Xcel Energy unsure what Sherco 3 will contribute in 2013

A much lower cost for coal generation projected for 2013 is in part due to the shut Sherco Unit 3, said David Horneck, Manager of Generation Modeling at Xcel Energy Services, the service company for Xcel Energy (NYSE: XEL) and its subsidiaries.

Testimony by Horneck was filed June 1 at the Wisconsin Public Service Commission by Xcel’s Northern States Power unit as part of an electric and natural gas rate case. The testimony was redacted, so certain key details are missing.

Northern States Power is projecting a $105.8m decrease in costs for NSP System-owned fossil fuel generation for its 2013 test year. The key contributors to the decline are decreases in costs for coal generation ($74m); natural gas generation ($25.3m); and chemicals for emission control at fossil generating facilities ($7m).

The drop in costs for coal generation is driven by a substantial reduction in the forecast generation from these resources for the 2013 test year, with the amount of the reduction being redacted. The principal contributor to the decline is the absence of Sherburne County Unit 3 (Sherco 3) from the 2013 test year. Sherco 3 experienced a significant failure when returning to service following a planned outage in the fall of 2011. The company did not include the unit in the 2013 test year given the uncertainty surrounding when it would return to service.

The decrease in costs for natural gas generation is driven by a decrease in forecast generation from natural gas units as compared to 2012. In addition, forward natural gas prices for 2013 are currently projected to be lower than final authorized natural gas prices for 2012. Forward natural gas prices for 2013 for the Ventura hub average $3.54/MMBtu, as compared to $3.76/MMBtu for 2012 authorized costs, Horneck noted.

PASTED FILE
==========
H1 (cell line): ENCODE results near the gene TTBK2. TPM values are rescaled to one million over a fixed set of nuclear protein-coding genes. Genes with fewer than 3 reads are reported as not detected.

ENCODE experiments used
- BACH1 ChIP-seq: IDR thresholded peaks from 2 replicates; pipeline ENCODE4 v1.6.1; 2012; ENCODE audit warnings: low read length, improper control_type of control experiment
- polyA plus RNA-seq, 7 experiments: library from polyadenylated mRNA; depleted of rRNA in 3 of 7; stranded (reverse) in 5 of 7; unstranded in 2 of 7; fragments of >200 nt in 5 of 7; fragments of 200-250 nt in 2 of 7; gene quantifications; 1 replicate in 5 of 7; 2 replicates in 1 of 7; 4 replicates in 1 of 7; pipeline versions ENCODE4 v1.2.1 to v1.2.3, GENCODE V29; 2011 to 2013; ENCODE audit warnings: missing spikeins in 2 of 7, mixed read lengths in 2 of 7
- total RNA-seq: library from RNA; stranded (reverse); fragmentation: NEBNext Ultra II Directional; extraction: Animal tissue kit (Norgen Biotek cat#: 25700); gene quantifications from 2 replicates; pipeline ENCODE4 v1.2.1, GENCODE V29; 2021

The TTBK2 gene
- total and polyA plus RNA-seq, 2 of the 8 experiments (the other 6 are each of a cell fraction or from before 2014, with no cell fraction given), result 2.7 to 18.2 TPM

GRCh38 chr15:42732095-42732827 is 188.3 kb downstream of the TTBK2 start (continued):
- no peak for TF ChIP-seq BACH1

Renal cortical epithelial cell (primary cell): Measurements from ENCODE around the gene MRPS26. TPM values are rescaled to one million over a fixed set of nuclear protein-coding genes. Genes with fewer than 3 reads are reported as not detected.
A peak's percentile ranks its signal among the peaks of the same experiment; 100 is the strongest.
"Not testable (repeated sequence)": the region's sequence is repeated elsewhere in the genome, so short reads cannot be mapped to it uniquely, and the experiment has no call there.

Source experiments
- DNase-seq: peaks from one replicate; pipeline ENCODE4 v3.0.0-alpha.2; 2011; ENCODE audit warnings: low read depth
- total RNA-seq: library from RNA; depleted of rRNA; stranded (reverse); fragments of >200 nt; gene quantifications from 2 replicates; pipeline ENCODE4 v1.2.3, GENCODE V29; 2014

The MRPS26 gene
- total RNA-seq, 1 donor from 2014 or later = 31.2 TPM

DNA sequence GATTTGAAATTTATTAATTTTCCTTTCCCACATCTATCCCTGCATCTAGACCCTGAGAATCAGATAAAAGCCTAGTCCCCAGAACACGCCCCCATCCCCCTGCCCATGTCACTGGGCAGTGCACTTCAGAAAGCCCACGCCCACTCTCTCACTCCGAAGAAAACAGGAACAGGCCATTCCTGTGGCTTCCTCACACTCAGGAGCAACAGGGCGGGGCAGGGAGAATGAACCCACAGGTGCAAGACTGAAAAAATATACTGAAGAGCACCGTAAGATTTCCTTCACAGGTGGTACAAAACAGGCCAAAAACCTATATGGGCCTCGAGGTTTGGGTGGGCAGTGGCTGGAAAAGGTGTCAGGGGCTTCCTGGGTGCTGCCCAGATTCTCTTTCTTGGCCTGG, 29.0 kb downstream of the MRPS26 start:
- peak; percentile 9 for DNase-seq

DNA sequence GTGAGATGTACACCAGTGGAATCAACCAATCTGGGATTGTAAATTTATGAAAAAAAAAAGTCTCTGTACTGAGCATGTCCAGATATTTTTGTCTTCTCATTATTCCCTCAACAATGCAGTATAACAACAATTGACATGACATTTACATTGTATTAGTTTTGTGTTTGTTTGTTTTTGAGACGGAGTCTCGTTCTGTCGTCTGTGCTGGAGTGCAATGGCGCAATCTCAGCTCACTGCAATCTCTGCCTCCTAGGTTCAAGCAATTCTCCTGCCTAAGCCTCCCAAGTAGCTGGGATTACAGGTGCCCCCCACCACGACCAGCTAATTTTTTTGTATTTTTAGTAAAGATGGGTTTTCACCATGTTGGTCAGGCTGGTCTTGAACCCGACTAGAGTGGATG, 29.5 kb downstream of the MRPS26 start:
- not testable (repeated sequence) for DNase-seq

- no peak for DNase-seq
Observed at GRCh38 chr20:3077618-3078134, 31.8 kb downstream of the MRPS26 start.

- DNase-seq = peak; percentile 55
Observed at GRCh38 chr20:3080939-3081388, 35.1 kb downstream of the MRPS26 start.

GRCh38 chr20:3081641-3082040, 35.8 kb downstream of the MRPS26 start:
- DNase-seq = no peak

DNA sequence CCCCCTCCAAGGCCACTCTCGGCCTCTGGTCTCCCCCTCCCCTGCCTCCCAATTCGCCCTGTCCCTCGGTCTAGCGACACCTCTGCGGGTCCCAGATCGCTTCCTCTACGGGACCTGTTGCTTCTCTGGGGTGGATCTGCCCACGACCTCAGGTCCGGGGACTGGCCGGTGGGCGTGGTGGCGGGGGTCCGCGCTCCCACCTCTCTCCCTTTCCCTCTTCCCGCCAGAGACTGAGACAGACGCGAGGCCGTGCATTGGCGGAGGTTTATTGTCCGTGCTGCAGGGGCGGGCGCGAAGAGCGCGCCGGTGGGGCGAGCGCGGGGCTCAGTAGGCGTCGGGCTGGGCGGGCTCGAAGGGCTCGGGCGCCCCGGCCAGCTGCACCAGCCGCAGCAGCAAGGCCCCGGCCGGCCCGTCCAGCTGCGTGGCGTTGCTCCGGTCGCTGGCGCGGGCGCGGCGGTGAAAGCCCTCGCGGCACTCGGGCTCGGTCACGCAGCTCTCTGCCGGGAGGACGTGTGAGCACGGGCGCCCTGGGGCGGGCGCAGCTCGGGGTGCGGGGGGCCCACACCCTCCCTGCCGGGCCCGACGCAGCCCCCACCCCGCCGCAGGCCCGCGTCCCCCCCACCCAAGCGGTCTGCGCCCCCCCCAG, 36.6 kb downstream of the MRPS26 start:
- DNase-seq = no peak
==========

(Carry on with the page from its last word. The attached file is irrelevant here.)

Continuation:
A $5.5m decrease in costs for nuclear generation for the 2013 test year is driven by a decrease in forecast generation from nuclear units as compared to 2012. There are two planned extended outages at nuclear units in 2013 causing the decline in forecast generation. One is for an outage at the Monticello unit to complete extended power uprate (EPU) activities and for refueling. The other is for an outage at Prairie Island Unit 2 to replace the unit’s steam generators and for refueling. Following the outages, both units are projected to have an increase in power level which is offsetting the decline in forecast generation to some degree. However, it is not enough to offset the greater number of outage days in the 2013 test year.

“In terms of total $/MWh generating costs, nuclear is forecast to increase by approximately 1.7 percent while coal generating costs have increased by 9.3 percent,” wrote Horneck about the 2013 test year. “Uranium, enrichment and conversion prices remain relatively stable for 2013 as uncertainty over the expansion of nuclear production in the US and abroad remains. The increase in the average cost for coal generation is largely driven by the absence of Sherco 3 in the forecast, which is one of the Company’s lowest cost coal plants. In addition diesel surcharge costs for rail transportation remain high given sustained high prices for oil and diesel fuels.”